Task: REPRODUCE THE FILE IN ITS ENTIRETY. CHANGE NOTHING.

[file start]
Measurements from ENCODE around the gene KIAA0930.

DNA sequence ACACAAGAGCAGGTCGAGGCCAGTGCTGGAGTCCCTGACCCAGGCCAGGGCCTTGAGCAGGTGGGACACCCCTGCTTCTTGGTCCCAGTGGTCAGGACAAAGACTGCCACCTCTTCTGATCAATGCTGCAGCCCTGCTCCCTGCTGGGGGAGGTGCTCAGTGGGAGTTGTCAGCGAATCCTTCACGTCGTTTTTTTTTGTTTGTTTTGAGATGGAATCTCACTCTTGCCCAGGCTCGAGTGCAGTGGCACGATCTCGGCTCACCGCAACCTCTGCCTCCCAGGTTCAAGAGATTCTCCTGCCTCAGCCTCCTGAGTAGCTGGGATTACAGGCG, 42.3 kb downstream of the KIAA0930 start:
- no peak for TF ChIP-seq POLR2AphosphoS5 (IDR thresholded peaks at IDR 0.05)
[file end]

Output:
Measurements from ENCODE around the gene KIAA0930.

DNA sequence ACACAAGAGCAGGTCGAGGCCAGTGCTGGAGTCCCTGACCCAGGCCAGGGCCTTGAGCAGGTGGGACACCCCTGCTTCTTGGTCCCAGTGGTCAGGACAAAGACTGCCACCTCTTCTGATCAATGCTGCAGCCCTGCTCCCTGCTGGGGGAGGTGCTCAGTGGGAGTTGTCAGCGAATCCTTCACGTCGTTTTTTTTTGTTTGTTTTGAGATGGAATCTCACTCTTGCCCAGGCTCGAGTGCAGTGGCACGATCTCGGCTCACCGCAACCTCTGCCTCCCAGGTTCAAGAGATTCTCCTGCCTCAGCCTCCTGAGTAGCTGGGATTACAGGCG, 42.3 kb downstream of the KIAA0930 start:
- no peak for TF ChIP-seq POLR2AphosphoS5 (IDR thresholded peaks at IDR 0.05)